It’s a watercolor illustration of a beautiful but injured collie dog, who has hidden under a bush to avoid detection. Her muzzle rests on her non-wounded paw, and you can see resignation and pain in every painted line of her body. The mute misery of this image imprinted on my brain when I read the book as a kid, and it resurfaces whenever I think of solitary suffering. (And, yes, the dog’s name is Lassie.)
The way “Lassie Come Home” presents it, vanishing under a bush is the right thing for Lassie to do: she is hurt and vulnerable, so she needs safety and protection until she’s ready to face the world again. As a kid, accustomed to running to my parents with my pain, the thought that another creature’s best option was isolation seemed hauntingly sad to me.
But, as I’ve grown, I’ve come to understand a little better Lassie’s animal instinct to withdraw. Isolation is an intuitive response to pain, particularly emotional trauma. When we deal with broken hearts instead of broken legs, we start looking for the human equivalent of a bush to crawl under until the throbbing subsides. It can be counter-intuitive to reach out when we’re in pain.
The Apostle Paul has a lot to say about suffering, in his letters. An article entitled “10 Things Paul Wants You to Know about Suffering,” by Elizabeth Turnage, contains a compilation of his teachings.
And I’d like to draw out a few of the principles on Turnage’s list, specifically the ones that relate to the isolating influence of pain. Suffering has innumerable difficult consequences, but seclusion can be one of the most difficult.
The first is this: We are not alone in suffering.
Ok, ok, we all know this. The hard thing is that when you’re suffering you feel alone. That horrible, half-drowned feeling of being absolutely the only person in the world who feels the way you do makes it seem like you are, indeed, underwater. There may be things that you know are true, but they seem out of focus and impossible to grasp. For these moments, Paul in Philippians 4:5-6 would remind you: “The Lord is near. Do not be anxious about anything.” There is also Psalm 34:18, which says simply “God is near to the broken-hearted.” If you do not feel God’s presence, it does not mean he is not close.
Which is, perhaps, where faith comes in. Having faith does not guarantee that you will always be flooded with an overwhelming assurance of God’s love and faithfulness. When I feel the most alone, this is what I feel God challenging me to do: consider the possibility that I might not be alone. That God might be present whether I feel him or not. As someone who has reflexively crawled under many, many bushes, I tend to believe that when you’re in pain, being willing to entertain the notion that you are not alone is one of the bravest, most faithful things that you can do.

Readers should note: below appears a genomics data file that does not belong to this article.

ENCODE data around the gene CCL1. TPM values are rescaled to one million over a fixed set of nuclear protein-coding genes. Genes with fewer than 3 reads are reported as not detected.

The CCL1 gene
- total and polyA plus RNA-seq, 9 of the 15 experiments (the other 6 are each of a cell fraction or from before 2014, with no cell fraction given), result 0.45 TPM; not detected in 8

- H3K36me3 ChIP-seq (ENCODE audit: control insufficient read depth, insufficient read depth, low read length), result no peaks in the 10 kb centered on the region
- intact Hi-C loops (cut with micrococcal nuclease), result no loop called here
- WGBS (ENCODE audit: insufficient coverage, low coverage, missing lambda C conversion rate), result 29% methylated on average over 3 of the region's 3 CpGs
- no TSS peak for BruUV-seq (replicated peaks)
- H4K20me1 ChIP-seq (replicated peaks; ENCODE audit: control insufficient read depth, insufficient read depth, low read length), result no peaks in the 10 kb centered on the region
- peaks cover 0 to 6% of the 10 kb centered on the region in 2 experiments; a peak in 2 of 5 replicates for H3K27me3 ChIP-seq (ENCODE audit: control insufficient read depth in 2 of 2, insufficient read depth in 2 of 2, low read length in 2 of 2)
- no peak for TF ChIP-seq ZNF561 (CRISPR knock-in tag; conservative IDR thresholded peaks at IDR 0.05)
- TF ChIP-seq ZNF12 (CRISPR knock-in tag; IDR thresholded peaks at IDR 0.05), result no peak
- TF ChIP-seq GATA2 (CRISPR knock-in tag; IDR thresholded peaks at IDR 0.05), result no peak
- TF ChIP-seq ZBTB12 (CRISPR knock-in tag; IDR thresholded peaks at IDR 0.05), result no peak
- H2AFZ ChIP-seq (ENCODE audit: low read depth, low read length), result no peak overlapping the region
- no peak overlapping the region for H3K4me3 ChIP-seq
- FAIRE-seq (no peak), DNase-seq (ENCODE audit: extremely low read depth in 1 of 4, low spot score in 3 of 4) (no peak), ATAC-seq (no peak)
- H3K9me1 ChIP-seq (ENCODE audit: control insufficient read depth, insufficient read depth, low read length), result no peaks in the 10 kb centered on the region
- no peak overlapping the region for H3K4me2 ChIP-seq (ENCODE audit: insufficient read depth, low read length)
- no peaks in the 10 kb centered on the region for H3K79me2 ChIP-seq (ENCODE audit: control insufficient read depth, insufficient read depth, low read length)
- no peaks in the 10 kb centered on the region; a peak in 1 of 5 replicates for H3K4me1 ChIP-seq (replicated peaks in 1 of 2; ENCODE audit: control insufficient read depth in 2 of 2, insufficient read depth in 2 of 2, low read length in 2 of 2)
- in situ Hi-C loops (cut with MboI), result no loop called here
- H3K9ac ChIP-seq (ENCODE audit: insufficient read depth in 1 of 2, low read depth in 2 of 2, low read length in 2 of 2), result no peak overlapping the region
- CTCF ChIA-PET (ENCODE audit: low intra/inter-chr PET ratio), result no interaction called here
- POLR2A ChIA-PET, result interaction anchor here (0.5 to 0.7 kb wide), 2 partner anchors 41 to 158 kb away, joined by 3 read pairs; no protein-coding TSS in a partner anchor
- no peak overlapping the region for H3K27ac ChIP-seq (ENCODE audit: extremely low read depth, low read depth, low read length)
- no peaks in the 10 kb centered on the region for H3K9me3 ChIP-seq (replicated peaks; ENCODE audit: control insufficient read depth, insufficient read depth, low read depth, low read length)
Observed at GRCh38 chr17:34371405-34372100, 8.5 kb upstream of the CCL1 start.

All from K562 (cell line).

Secondly, God comforts us so we can comfort others.
Most suffering is an exercise in soul-expansion, shaping you, like clay, into a vessel that is able to carry more instead of less. Often, this includes taking care of the people around you. Once you come out from under the bush, you will notice others stuck in the same predicament and have greater empathy and ability to help them recover. In Galatians 6:2, Paul writes, “Carry each other’s burdens, and in this way, you will fulfill the law of Christ.” Often, we are better able to help each other once we have an inkling of what another person is going through. If we never suffered ourselves, we wouldn’t be able to understand each other’s pain.
We can wield suffering as a tool to grow closer to God and the people around us. We as humans are not designed to hide until the pain goes away.]
The upshot of these observations, I think, is actually that we can wield suffering as a tool to grow closer to God and the people around us. We as humans are not designed to hide until the pain goes away. We may retreat for a little while, perhaps, but not forever. The facts that you are not alone and that God comforts us so that we can comfort others are bits of truth. And the beautiful thing about capital-T Truth is that it always there, ready to be taken hold of. If you are holed up under a bush right now, don’t feel pressured to act immediately. I like to imagine Lassie eventually feeling well enough to continue her journey home.
Just know that you are loved and not alone, that these things are true, and that bit by bit they are coaxing you back into the light.